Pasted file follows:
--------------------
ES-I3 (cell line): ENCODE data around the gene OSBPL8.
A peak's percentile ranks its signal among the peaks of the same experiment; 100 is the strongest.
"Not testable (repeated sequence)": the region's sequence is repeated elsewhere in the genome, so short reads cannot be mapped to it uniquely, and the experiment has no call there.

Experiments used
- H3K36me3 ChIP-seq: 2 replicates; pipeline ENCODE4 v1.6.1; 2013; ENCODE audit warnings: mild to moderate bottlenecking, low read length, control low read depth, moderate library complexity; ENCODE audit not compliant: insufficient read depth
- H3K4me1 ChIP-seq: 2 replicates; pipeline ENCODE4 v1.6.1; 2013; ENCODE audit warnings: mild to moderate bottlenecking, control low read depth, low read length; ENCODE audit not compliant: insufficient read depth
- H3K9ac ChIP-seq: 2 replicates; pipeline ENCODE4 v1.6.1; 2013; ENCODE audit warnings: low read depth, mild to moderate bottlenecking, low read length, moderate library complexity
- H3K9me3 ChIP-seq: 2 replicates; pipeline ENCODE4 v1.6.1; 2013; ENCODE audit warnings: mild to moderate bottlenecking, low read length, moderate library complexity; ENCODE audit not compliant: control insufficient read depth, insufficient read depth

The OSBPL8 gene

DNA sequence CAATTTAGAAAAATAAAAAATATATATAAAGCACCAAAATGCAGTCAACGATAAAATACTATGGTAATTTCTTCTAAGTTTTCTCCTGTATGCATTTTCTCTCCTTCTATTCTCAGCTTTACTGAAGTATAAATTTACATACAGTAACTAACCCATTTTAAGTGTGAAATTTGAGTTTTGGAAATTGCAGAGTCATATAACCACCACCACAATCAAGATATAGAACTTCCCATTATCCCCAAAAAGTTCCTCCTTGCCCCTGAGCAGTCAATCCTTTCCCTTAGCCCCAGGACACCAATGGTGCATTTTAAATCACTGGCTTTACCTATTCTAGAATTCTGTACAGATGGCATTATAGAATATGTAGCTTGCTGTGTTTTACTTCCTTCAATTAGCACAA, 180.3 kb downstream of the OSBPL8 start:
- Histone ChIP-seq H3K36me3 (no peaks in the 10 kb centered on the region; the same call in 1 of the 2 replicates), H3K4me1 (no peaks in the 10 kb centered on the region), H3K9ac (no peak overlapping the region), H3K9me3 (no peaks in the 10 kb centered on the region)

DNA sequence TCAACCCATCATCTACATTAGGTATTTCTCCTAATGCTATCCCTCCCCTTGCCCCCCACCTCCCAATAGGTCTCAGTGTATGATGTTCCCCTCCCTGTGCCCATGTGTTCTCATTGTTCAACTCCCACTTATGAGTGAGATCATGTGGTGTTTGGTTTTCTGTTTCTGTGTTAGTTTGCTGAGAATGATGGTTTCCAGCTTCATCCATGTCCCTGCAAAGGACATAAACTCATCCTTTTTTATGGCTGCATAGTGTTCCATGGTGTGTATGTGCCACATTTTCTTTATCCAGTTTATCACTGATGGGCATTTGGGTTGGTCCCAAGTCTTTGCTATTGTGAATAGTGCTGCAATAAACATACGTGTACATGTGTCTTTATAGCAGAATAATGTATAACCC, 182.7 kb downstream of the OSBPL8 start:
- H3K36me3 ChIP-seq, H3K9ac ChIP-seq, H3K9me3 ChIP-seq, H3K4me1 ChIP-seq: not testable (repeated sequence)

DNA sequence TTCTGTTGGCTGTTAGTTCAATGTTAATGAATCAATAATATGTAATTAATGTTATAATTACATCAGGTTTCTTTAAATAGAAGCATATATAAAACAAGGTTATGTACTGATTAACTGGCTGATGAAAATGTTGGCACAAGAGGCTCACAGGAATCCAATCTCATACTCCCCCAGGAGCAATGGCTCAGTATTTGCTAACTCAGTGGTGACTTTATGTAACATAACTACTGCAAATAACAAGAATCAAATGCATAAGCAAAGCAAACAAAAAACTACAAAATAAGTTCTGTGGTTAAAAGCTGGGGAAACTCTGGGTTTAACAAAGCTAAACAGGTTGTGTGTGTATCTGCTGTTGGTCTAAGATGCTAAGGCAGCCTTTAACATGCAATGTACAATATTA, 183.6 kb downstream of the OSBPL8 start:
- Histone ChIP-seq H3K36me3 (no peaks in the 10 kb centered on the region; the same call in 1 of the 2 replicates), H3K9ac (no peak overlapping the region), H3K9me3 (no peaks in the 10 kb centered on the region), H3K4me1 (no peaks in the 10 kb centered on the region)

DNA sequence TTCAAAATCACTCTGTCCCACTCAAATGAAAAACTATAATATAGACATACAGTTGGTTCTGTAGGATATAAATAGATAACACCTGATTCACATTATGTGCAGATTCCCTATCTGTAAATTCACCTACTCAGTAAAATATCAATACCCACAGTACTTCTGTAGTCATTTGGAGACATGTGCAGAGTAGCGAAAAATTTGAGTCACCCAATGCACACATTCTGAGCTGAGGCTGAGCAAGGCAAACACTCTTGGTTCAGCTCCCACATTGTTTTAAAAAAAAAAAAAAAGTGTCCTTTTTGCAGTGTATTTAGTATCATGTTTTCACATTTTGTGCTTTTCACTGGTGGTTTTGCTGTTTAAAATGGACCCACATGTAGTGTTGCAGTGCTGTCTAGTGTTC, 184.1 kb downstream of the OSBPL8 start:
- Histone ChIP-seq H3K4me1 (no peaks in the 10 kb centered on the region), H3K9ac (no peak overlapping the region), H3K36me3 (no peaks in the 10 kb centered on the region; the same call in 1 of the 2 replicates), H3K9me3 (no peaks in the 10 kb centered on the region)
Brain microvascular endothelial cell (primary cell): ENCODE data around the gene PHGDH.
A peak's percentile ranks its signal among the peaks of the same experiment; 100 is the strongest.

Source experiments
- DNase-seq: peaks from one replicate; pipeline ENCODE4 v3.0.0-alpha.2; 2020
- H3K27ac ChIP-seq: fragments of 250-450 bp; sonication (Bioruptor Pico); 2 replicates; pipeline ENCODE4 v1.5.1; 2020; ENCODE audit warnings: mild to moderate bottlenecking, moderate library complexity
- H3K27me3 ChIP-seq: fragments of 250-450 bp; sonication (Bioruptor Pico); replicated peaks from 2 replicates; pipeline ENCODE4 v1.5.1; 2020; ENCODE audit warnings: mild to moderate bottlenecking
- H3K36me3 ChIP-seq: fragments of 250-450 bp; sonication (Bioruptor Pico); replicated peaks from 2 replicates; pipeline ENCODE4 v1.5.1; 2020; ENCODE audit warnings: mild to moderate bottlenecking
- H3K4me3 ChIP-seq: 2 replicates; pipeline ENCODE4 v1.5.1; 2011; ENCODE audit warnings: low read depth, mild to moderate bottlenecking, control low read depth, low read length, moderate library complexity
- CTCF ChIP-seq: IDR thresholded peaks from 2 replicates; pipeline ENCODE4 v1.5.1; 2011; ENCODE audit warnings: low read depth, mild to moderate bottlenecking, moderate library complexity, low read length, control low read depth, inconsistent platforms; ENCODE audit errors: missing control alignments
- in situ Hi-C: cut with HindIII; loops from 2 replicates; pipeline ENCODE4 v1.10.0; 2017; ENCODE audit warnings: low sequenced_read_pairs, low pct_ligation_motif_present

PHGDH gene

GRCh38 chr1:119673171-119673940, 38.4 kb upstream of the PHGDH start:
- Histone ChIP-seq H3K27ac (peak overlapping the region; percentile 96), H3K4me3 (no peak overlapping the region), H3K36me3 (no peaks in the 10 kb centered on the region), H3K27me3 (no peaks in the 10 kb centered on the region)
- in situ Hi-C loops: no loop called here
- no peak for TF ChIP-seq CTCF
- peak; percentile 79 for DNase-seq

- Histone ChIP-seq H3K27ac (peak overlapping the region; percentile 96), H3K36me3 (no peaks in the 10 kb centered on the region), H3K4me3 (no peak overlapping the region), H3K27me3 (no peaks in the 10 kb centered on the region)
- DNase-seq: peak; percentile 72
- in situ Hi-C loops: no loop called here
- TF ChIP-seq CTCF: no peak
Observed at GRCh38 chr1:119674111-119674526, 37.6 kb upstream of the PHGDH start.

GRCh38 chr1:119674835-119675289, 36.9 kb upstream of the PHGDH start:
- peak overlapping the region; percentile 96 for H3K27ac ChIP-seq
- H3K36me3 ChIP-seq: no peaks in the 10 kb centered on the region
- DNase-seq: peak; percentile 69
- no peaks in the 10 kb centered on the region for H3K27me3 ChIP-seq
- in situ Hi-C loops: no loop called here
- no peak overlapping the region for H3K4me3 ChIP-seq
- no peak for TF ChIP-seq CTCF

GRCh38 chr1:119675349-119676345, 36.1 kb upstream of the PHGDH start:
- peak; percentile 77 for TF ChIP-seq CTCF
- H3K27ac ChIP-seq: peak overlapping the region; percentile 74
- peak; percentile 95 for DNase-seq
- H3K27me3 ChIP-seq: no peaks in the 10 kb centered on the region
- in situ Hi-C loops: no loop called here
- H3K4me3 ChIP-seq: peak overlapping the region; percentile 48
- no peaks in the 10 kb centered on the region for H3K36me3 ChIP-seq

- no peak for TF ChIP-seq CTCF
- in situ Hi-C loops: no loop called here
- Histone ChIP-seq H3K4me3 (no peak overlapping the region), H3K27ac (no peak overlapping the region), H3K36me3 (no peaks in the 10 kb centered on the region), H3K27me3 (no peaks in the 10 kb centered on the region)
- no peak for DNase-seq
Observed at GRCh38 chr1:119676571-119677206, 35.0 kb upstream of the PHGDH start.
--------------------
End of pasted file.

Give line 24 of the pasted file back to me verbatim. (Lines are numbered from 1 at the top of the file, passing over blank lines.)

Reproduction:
- H3K36me3 ChIP-seq: fragments of 250-450 bp; sonication (Bioruptor Pico); replicated peaks from 2 replicates; pipeline ENCODE4 v1.5.1; 2020; ENCODE audit warnings: mild to moderate bottlenecking